17 August 2011

Diana Wynyard

Elegant and aristocratic British actress Diana Wynyard (1906 - 1964) was a leading lady on the London stage. She was the first British actress to be nominated for the Academy Award for Best Actress, but her Hollywood career was brief and largely unsatisfactory. She returned to the screen successfully in England in the first film version of Gas Light (1940), and although she didn't make many films, she had a secure place in the roll call of great British film stars.

Diana Wynyard
British postcard in the Picturegoer series, London, nr. 729a. Sent by mail in 1934. Photo: MGM.

Three Barrymores
Diana Wynyard was born Dorothy Isobel Cox in London in 1906. The acting bug struck early, and by the mid-twenties she was doing walk-ons in the West End. After a spell in Liverpool rep she returned to the capital, becoming a star in Sorry You've Been Troubled. In 1932 she appeared in New York opposite Basil Rathbone in The Devil Passes. Hollywood noticed and she appeared first as Princess Natasha in the MGM production Rasputin and the Empress (1932, Richard Boleslawski). Wynyard managed to make an excellent impression despite the overshadowing presence of three Barrymores - John, Lionel, and Ethel - in the cast. It was the (offscreen) rape of Wynyard's character by Rasputin (Lionel) that led an expatriate Russian princess to sue MGM, claiming that Natasha was based on the princess - which is why all subsequent American films carried the "any resemblance to any persons living or dead" disclaimer. Fox then borrowed her for their lavish film version of Noel Coward's stage spectacle Cavalcade (1933, Frank Lloyd). As the noble wife and mother she aged gracefully against a background of the Boer War, the sinking of the Titanic, the First World War, and the arrival of the Jazz Age. With this performance, she became the first British actress to be nominated for the Academy Award for Best Actress. However, in an era dominated by gangster films and musicals she proved difficult to cast. Other Hollywood appearances were as John Barrymore's old flame in Reunion in Vienna (1933, Sidney Franklin) and most notably in James Whale’s masterpiece One More River (1934) as an abused high society wife trying to wrench free of her extremely nasty husband.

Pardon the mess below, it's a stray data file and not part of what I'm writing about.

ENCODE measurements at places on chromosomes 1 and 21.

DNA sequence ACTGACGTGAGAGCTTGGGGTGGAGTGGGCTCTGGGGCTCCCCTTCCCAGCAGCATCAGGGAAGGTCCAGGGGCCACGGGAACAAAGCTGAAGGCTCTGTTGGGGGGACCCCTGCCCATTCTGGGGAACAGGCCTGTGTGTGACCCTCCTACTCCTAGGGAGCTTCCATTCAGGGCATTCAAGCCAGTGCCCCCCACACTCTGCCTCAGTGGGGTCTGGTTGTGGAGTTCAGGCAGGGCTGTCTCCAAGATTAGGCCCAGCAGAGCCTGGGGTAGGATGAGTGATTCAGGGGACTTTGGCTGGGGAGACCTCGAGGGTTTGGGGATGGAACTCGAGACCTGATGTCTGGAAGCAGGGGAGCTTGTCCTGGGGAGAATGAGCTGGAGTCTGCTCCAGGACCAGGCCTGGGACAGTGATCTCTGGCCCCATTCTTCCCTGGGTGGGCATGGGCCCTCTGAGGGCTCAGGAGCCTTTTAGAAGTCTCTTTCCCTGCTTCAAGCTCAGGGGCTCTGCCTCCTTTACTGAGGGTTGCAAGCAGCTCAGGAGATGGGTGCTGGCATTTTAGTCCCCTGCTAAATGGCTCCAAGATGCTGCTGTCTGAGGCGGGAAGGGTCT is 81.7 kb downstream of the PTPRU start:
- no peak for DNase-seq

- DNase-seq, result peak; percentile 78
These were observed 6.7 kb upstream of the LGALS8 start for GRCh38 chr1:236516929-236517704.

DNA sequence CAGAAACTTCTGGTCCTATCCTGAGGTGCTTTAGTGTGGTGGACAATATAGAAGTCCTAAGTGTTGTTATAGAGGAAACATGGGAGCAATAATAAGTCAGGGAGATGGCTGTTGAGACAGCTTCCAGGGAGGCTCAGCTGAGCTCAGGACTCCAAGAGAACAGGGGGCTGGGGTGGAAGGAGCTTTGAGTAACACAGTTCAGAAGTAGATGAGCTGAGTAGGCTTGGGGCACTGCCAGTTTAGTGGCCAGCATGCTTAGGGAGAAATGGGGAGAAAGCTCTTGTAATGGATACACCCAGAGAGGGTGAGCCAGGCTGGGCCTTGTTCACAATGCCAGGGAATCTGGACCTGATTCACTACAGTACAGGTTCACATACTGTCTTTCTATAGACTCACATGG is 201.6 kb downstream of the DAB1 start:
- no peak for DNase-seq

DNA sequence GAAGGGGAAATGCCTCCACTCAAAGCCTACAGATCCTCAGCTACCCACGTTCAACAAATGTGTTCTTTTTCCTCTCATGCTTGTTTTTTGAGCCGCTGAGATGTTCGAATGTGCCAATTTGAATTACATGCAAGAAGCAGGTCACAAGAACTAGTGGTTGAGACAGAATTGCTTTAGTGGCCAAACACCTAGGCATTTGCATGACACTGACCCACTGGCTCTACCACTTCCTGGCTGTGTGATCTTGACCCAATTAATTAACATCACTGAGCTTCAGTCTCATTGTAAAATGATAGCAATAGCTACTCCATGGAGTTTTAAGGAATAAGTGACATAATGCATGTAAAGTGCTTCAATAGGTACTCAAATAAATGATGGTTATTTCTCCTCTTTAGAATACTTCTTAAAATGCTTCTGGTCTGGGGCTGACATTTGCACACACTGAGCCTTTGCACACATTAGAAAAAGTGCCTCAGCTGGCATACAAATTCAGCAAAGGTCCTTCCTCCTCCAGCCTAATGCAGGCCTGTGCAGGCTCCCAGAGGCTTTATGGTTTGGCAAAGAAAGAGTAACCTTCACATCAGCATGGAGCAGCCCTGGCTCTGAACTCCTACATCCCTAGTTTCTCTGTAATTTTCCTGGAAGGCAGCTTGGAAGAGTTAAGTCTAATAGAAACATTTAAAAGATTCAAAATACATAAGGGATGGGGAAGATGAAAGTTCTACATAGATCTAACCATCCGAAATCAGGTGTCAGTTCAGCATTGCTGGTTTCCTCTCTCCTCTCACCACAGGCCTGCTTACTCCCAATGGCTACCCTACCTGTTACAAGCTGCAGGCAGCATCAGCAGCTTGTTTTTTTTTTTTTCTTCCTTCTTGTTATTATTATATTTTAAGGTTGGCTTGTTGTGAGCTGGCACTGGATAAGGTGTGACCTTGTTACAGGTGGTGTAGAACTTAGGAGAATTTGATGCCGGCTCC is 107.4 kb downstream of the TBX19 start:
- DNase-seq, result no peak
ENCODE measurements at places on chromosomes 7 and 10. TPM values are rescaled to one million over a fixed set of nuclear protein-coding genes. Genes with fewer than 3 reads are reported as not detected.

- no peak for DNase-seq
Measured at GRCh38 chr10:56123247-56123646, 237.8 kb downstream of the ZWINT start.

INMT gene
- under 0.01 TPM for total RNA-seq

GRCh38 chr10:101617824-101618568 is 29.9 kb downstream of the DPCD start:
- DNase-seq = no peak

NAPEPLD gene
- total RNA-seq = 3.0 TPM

Diana Wynyard
French postcard, no. 34. Photo: 20th Century Fox.

Tormented Heiress
After this brief and largely unsatisfactory Hollywood career, Diana Wynyard returned to Britain. Here she concentrated on theatre work, including roles as Charlotte Brontë in Clemence Dane's Wild Decembers, in Sweet Aloes, and as Gilda in the British premiere of Noel Coward's Design for Living. She was tempted to return to the screen to play opposite Ralph Richardson in On the Night of the Fire (1939, Brian Desmond Hurst). Then she had a great success as the frightened heroine of the first film version of Patrick Hamilton's play Gas Light (1940, Thorold Dickinson). This is her most revived performance. It was thought lost for years, because MGM destroyed it when they remade it with Ingrid Bergman. Fortunately, a few prints were illegally smuggled out of England and the film is still in existence. As the heiress tormented by husband Anton Walbrook Diana Wynyard is unforgettable. Thanks to the blitz, legitimate theatre work was unpredictable so she continued to film, including roles opposite Clive Brook in Freedom Radio (1941, Anthony Asquith), John Gielgud in The Prime Minister (1941, Thorold Dickinson) and Michael Redgrave in Kipps (1941). She soon married the director of Kipps, Carol Reed. With the blitz receding, she scored a bit hit in Watch on the Rhine and didn't return to filming until the war (and her marriage) was over.